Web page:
Foreign Policy Digital

It Takes a Village to Make a Monster

Omar al-Bashir is gone—but he was never the key to Sudan’s oppression to begin with.

The world loves to hate a villain, and Sudan’s recently ousted president, Omar al-Bashir, is a villain worthy of despise. During his 30 years of autocratic rule, he presided over the deaths of millions of Sudanese citizens, oversaw the establishment of proxy militia that have devastated communities across the country, and fostered a ruthless security apparatus that has tortured thousands of dissidents. The demise of this villain, however, means less than many casual observers in the West might imagine.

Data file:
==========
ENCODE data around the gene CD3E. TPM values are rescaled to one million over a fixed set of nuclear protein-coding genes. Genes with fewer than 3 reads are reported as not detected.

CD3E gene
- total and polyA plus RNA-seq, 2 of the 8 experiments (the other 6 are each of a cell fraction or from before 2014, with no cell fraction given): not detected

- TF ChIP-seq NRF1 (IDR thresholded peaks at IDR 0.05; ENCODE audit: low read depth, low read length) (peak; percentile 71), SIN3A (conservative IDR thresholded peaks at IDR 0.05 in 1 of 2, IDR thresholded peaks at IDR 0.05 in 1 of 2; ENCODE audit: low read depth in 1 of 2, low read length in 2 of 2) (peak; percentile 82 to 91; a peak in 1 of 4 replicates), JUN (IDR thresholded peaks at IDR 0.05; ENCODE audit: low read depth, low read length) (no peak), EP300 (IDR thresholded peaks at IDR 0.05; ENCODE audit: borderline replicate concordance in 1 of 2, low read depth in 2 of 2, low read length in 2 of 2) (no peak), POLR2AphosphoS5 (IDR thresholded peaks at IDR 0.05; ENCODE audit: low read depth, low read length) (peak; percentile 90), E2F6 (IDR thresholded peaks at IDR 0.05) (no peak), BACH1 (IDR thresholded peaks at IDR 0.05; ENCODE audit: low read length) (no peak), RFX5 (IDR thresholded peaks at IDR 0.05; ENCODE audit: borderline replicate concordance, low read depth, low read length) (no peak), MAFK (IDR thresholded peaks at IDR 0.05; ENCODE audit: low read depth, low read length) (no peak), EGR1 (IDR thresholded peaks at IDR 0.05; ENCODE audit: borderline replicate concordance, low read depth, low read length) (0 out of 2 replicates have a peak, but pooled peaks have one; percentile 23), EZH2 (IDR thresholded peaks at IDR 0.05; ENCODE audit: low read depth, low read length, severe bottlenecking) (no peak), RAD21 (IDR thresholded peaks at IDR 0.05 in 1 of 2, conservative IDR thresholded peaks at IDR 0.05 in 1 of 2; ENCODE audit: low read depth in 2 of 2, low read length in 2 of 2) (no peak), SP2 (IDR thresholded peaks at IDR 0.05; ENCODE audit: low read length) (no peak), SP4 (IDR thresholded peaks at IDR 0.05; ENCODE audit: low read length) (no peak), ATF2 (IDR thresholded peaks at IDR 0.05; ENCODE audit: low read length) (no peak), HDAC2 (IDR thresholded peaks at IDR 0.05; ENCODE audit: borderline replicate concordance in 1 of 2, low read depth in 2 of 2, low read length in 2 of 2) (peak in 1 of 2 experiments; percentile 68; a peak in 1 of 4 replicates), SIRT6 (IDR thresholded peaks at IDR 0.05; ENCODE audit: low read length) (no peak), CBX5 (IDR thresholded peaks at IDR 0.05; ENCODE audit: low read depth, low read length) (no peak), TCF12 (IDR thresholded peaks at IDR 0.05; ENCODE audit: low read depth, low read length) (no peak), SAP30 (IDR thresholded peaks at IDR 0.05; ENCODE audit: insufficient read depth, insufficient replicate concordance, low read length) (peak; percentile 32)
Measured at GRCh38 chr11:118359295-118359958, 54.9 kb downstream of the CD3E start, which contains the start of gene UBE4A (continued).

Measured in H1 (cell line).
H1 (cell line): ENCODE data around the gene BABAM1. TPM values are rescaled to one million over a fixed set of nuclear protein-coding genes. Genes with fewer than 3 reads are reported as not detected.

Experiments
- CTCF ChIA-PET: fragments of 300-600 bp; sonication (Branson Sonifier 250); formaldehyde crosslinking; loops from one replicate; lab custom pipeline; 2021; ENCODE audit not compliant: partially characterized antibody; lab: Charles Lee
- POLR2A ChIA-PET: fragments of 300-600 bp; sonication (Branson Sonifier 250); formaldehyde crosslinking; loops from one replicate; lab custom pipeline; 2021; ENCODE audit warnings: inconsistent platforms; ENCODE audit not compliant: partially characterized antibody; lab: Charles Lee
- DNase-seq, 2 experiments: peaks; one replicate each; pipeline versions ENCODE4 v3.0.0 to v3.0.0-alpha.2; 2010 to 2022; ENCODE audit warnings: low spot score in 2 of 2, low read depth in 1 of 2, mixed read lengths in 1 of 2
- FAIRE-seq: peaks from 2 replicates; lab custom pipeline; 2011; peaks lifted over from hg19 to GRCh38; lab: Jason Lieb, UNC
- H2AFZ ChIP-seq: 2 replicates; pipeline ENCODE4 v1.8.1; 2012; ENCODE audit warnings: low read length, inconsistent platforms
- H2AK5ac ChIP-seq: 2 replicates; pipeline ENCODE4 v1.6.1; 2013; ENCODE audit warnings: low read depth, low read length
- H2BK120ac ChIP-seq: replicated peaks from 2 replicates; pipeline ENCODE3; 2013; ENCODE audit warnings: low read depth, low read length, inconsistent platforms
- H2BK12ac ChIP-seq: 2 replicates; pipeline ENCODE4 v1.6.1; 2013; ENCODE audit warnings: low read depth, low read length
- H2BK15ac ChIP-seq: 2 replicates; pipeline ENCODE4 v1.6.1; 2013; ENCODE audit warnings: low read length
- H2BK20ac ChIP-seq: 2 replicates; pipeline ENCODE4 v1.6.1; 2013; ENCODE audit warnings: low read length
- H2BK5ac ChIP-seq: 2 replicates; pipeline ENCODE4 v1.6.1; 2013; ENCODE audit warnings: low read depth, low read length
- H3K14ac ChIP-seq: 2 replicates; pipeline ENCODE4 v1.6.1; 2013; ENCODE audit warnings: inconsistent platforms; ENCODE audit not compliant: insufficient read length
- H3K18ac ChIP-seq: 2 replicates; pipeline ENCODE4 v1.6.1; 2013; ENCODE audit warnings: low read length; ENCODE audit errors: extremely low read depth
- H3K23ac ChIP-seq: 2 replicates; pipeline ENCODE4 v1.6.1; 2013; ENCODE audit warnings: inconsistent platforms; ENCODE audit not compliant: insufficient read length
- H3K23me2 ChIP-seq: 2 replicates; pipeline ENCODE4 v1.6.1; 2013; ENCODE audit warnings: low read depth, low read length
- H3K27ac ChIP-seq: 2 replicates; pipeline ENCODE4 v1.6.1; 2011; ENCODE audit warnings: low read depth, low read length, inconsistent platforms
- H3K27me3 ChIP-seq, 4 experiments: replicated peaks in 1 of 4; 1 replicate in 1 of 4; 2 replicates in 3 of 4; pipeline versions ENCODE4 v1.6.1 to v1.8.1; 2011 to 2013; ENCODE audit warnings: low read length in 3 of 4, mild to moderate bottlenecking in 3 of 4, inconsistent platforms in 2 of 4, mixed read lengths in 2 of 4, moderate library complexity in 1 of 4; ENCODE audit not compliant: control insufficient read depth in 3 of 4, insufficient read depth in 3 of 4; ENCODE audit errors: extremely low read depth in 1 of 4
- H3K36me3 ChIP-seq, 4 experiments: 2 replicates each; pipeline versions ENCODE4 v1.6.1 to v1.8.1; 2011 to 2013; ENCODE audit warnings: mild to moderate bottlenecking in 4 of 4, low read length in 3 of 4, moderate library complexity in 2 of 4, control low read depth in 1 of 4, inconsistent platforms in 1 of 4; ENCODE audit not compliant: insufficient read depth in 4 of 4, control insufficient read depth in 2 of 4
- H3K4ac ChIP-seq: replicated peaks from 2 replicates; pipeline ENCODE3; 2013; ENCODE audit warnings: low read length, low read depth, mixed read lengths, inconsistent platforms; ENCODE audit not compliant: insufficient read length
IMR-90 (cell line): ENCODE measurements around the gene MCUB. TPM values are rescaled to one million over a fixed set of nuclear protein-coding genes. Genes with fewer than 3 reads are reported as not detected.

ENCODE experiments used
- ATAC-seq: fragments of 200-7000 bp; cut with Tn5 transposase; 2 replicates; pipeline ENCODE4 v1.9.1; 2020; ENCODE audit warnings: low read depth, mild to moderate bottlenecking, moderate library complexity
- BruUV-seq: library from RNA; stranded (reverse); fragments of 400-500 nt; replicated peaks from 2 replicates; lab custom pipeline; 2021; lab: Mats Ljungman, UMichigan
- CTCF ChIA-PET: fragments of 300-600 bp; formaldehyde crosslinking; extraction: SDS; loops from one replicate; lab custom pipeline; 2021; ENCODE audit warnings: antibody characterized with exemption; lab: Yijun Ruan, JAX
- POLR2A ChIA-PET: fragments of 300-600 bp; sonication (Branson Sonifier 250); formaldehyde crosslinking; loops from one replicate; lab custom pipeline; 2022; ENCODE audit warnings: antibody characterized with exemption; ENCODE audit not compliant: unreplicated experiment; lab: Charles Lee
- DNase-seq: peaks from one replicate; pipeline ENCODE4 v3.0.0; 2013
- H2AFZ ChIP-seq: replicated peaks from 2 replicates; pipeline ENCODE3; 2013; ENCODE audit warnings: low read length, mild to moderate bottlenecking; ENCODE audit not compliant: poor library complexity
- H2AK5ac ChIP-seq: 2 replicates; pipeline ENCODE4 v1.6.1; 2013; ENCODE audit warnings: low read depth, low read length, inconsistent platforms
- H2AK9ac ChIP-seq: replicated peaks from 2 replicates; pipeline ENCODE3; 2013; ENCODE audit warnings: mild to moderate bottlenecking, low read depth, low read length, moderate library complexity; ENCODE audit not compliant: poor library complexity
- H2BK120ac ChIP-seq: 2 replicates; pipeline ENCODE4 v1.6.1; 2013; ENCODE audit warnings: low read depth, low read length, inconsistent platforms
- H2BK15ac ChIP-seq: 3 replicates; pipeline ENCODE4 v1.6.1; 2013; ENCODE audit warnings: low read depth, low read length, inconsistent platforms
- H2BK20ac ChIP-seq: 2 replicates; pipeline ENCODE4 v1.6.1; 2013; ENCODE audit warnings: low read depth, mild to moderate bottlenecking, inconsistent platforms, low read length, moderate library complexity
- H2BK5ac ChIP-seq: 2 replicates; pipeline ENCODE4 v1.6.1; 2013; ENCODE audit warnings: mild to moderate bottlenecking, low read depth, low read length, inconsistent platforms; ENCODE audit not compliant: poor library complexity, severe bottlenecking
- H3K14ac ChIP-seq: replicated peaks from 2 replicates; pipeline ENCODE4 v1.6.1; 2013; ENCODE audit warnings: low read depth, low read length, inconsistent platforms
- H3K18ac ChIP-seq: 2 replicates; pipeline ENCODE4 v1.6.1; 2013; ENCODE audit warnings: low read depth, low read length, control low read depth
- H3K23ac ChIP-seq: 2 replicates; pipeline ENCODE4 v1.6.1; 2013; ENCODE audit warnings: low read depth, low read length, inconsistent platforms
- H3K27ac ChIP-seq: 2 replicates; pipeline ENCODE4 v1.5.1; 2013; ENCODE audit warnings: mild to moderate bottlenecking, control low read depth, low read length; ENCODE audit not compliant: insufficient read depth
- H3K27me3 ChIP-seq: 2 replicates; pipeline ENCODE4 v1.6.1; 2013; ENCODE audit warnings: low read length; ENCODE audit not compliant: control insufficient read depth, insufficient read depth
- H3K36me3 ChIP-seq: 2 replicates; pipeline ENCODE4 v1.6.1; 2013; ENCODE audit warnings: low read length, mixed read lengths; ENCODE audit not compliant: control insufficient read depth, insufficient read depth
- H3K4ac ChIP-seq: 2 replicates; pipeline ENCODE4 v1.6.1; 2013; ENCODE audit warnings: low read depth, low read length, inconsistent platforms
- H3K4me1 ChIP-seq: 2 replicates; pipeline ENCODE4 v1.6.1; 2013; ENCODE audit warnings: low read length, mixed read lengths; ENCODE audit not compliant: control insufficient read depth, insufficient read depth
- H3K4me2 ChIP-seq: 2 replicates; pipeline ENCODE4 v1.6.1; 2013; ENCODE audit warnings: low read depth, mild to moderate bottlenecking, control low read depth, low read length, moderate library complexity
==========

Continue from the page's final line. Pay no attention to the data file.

Set up to fail by the administrative policies of British colonialists, Sudan has been in a state of near-perpetual civil war since its independence in 1956. Last week’s ouster of Bashir marked the fifth military coup in the country’s post-independence history. And while it is certainly a milestone, Bashir’s exit from center stage does not make a dint in the structural pathologies he nurtured.

Sudanese themselves know well: Sudan’s governance challenges stem from an “acute crisis of national identity.” In a country of extraordinary ethnic, religious, cultural, and linguistic diversity, different regimes have attempted to control the country through a process of divide and conquer. Rather than foster an inclusive national identity, entire regions of the country have been repeatedly marginalized on account of actual or perceived ethnic or religious differences.

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